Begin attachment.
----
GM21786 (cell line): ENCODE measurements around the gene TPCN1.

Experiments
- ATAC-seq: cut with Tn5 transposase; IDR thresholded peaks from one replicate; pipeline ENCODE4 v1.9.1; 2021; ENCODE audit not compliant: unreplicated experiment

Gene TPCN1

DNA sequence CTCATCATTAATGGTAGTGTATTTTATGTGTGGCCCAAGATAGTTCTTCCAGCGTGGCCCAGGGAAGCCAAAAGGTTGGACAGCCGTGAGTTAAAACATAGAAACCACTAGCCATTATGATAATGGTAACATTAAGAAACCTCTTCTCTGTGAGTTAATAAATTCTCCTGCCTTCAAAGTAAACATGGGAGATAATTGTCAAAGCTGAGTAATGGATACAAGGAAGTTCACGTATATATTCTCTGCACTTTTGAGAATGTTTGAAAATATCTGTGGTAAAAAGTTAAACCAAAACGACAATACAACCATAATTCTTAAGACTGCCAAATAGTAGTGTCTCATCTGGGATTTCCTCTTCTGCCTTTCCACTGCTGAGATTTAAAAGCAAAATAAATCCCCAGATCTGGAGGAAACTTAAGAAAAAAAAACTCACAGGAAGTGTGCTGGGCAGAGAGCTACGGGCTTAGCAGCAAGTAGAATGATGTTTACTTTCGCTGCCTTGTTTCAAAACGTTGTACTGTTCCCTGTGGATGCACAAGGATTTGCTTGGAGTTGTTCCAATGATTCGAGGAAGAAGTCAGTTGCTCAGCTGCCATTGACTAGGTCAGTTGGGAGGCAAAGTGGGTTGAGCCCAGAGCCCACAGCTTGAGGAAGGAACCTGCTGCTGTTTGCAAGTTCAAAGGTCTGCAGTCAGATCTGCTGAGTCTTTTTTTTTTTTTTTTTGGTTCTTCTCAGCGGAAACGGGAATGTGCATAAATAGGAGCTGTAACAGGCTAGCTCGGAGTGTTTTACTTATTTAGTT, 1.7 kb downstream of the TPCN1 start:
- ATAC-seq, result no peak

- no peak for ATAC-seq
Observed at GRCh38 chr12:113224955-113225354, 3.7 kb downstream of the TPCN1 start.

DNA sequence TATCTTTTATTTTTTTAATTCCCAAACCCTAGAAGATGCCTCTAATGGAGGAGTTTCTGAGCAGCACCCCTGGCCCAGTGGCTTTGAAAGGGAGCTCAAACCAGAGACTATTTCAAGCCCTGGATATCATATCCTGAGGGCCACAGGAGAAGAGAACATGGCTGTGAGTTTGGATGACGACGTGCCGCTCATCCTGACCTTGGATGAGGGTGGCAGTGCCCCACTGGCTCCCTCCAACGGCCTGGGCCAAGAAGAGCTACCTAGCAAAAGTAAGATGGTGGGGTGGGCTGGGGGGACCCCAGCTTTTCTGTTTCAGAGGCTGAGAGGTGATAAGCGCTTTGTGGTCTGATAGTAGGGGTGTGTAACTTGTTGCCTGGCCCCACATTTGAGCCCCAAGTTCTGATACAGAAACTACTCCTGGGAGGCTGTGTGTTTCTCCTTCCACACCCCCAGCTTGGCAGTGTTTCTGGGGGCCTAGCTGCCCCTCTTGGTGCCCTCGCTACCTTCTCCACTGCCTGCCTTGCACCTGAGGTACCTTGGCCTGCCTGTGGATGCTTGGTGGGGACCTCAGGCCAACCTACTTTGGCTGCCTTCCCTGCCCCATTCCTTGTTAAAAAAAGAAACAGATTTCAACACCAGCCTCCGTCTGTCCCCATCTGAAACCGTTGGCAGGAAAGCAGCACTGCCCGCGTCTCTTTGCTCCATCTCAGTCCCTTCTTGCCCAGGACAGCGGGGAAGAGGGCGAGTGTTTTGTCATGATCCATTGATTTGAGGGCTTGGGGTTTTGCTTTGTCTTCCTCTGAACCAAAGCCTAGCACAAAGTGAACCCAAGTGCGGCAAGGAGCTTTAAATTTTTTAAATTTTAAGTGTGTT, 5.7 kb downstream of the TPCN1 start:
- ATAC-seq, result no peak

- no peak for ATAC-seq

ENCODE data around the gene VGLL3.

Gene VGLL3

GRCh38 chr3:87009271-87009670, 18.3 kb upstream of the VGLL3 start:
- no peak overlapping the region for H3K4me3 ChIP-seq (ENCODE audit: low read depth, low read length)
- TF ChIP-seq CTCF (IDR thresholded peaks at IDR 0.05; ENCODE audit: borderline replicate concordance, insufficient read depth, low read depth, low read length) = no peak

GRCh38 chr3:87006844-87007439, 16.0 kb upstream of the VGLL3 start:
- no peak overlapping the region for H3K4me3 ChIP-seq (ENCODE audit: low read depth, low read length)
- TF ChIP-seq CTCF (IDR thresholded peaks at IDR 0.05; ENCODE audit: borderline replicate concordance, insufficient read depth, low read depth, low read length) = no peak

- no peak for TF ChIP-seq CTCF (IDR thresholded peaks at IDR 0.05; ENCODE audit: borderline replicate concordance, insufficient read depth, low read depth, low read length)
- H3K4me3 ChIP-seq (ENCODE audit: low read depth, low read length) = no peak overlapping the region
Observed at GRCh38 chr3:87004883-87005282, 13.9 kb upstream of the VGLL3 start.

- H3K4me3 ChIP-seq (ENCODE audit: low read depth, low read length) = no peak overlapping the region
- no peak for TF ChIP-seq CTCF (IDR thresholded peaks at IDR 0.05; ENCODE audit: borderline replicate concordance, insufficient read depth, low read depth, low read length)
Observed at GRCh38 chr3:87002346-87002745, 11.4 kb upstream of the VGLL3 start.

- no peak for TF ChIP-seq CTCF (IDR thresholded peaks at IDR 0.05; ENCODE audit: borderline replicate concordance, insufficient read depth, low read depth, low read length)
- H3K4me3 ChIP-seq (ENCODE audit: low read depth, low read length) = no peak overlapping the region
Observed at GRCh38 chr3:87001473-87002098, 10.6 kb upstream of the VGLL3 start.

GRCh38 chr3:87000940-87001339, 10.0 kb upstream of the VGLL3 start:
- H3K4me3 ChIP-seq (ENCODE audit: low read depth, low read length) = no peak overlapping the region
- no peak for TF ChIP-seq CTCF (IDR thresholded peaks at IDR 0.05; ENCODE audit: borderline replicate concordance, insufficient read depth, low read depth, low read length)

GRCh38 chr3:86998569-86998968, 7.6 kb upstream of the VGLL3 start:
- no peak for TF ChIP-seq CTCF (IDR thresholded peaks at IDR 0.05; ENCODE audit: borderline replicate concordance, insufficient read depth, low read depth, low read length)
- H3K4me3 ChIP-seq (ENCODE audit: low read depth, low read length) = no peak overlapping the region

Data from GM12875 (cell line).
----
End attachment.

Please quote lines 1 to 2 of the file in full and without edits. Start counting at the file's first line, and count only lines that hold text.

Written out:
GM21786 (cell line): ENCODE measurements around the gene TPCN1.

Experiments